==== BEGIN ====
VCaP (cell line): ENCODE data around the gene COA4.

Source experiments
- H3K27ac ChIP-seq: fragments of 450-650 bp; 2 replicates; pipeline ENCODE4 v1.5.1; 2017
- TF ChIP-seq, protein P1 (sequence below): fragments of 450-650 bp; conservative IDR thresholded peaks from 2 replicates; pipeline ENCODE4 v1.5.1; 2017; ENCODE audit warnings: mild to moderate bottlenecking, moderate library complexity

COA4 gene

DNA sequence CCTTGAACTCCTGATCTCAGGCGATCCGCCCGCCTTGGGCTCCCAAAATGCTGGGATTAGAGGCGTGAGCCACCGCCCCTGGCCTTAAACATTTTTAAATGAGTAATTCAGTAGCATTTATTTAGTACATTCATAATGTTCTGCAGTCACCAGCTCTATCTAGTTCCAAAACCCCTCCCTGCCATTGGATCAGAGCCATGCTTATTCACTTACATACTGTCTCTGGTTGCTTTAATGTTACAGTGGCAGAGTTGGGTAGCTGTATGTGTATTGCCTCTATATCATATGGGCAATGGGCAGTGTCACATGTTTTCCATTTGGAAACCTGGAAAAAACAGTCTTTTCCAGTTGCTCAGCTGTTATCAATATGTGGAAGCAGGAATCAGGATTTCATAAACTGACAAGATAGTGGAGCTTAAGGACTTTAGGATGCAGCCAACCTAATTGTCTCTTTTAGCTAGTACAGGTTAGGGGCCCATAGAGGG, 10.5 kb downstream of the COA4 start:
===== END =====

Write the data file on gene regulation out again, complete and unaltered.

VCaP (cell line): ENCODE data around the gene COA4.

Source experiments
- H3K27ac ChIP-seq: fragments of 450-650 bp; 2 replicates; pipeline ENCODE4 v1.5.1; 2017
- TF ChIP-seq, protein P1 (sequence below): fragments of 450-650 bp; conservative IDR thresholded peaks from 2 replicates; pipeline ENCODE4 v1.5.1; 2017; ENCODE audit warnings: mild to moderate bottlenecking, moderate library complexity

COA4 gene

DNA sequence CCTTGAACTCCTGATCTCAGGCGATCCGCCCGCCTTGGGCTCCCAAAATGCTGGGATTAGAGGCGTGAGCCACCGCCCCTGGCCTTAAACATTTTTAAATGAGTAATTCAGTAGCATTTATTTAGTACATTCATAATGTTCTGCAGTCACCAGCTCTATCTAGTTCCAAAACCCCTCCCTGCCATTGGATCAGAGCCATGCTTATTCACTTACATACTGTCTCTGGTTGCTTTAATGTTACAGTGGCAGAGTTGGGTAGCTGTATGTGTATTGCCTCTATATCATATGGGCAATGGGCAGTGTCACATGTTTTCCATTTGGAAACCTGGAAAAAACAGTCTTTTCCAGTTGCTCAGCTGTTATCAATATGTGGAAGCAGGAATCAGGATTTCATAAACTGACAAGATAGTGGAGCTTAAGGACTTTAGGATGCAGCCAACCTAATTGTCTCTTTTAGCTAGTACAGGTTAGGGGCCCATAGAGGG, 10.5 kb downstream of the COA4 start: